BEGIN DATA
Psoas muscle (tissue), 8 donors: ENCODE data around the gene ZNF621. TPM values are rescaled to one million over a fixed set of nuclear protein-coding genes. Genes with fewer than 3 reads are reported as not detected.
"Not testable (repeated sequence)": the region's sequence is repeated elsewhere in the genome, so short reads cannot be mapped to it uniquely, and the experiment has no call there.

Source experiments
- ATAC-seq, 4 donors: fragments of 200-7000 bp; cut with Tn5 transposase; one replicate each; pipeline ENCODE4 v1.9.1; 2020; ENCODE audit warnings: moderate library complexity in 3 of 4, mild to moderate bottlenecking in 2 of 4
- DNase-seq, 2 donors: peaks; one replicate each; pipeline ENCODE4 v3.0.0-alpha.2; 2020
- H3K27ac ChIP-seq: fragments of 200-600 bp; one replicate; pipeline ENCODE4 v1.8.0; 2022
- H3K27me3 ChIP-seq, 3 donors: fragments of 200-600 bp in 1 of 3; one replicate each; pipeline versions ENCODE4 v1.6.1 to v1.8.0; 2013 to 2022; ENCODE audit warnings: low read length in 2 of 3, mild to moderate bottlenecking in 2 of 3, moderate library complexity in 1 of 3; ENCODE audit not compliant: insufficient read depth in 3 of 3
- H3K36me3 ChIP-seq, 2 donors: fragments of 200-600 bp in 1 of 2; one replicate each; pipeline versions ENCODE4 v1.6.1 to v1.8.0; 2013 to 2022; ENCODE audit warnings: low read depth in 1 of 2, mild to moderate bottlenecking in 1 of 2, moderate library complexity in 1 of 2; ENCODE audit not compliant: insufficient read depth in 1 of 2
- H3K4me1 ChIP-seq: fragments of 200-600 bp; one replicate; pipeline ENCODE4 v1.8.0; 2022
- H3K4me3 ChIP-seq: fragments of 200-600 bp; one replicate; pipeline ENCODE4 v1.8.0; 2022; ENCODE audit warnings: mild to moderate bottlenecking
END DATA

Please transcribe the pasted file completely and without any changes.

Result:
Psoas muscle (tissue), 8 donors: ENCODE data around the gene ZNF621. TPM values are rescaled to one million over a fixed set of nuclear protein-coding genes. Genes with fewer than 3 reads are reported as not detected.
"Not testable (repeated sequence)": the region's sequence is repeated elsewhere in the genome, so short reads cannot be mapped to it uniquely, and the experiment has no call there.

Source experiments
- ATAC-seq, 4 donors: fragments of 200-7000 bp; cut with Tn5 transposase; one replicate each; pipeline ENCODE4 v1.9.1; 2020; ENCODE audit warnings: moderate library complexity in 3 of 4, mild to moderate bottlenecking in 2 of 4
- DNase-seq, 2 donors: peaks; one replicate each; pipeline ENCODE4 v3.0.0-alpha.2; 2020
- H3K27ac ChIP-seq: fragments of 200-600 bp; one replicate; pipeline ENCODE4 v1.8.0; 2022
- H3K27me3 ChIP-seq, 3 donors: fragments of 200-600 bp in 1 of 3; one replicate each; pipeline versions ENCODE4 v1.6.1 to v1.8.0; 2013 to 2022; ENCODE audit warnings: low read length in 2 of 3, mild to moderate bottlenecking in 2 of 3, moderate library complexity in 1 of 3; ENCODE audit not compliant: insufficient read depth in 3 of 3
- H3K36me3 ChIP-seq, 2 donors: fragments of 200-600 bp in 1 of 2; one replicate each; pipeline versions ENCODE4 v1.6.1 to v1.8.0; 2013 to 2022; ENCODE audit warnings: low read depth in 1 of 2, mild to moderate bottlenecking in 1 of 2, moderate library complexity in 1 of 2; ENCODE audit not compliant: insufficient read depth in 1 of 2
- H3K4me1 ChIP-seq: fragments of 200-600 bp; one replicate; pipeline ENCODE4 v1.8.0; 2022
- H3K4me3 ChIP-seq: fragments of 200-600 bp; one replicate; pipeline ENCODE4 v1.8.0; 2022; ENCODE audit warnings: mild to moderate bottlenecking